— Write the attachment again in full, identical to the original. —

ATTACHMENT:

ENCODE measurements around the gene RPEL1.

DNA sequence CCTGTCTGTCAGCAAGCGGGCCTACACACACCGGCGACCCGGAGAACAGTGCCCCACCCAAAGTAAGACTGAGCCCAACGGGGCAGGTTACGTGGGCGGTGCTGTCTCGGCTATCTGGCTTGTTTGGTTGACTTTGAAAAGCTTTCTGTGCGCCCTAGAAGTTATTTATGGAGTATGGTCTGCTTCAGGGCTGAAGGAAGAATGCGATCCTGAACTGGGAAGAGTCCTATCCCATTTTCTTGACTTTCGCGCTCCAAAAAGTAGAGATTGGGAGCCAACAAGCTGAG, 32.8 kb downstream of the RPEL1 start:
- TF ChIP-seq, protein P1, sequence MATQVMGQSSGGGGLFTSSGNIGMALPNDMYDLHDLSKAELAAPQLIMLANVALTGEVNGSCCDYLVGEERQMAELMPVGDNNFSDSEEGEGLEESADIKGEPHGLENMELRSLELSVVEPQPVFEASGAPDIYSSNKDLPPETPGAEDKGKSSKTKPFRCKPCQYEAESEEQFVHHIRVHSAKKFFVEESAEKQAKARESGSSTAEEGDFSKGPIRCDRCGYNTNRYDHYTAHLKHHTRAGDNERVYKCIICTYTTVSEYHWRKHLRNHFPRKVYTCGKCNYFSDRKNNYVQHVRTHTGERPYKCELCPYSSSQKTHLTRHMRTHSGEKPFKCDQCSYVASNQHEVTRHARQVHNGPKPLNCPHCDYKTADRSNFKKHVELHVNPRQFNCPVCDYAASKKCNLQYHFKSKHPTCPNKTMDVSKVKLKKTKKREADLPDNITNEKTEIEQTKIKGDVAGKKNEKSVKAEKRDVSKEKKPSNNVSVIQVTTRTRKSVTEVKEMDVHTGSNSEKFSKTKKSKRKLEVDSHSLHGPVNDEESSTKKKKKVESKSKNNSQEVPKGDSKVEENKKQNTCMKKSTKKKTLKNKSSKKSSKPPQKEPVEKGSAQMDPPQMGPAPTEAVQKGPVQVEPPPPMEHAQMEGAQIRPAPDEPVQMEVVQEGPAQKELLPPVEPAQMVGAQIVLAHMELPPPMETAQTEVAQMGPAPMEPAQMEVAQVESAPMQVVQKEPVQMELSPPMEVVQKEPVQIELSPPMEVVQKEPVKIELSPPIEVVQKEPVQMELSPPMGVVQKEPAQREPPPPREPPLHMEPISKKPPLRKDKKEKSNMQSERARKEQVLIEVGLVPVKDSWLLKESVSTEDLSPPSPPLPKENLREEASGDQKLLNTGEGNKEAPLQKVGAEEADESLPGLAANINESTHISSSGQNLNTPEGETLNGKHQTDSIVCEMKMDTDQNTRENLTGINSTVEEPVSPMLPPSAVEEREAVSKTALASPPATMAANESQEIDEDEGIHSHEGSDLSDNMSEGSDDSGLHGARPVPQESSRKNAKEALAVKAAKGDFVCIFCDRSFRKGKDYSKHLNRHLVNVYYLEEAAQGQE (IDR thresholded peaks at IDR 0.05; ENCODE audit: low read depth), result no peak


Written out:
ENCODE measurements around the gene RPEL1.

DNA sequence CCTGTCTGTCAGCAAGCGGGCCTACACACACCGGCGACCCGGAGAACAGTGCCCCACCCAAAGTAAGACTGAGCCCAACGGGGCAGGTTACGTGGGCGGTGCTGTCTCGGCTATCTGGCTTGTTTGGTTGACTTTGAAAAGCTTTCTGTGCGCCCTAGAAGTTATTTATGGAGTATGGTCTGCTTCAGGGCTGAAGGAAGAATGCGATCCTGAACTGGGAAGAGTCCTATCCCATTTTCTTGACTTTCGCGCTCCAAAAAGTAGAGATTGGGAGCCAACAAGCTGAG, 32.8 kb downstream of the RPEL1 start:
- TF ChIP-seq, protein P1, sequence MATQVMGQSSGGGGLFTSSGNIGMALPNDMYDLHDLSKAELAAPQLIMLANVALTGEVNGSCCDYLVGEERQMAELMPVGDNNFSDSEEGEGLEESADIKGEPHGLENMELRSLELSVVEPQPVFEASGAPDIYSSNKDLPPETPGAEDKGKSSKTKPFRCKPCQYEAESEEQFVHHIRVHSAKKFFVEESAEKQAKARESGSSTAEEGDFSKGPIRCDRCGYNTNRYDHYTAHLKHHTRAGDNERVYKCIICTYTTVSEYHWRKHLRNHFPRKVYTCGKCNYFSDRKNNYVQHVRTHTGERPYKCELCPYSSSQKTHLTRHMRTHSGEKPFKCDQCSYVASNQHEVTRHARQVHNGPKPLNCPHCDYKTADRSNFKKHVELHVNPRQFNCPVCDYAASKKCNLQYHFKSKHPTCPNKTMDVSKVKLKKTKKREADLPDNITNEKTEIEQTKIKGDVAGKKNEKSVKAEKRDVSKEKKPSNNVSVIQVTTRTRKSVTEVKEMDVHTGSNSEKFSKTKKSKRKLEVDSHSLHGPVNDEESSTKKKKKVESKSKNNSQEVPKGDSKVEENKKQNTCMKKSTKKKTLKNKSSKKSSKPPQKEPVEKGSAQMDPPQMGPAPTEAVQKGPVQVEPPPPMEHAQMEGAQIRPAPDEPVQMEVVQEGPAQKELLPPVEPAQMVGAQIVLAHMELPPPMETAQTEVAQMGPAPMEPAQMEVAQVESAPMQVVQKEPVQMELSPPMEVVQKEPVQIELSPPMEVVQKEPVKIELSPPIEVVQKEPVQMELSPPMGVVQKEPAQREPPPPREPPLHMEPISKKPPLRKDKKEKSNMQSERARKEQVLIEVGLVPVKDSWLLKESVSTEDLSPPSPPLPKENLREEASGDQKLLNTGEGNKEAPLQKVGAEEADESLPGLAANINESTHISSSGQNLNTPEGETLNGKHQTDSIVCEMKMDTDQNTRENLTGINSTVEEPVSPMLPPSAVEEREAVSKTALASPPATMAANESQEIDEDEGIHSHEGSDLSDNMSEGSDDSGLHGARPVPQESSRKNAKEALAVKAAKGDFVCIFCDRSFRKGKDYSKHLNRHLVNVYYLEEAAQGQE (IDR thresholded peaks at IDR 0.05; ENCODE audit: low read depth), result no peak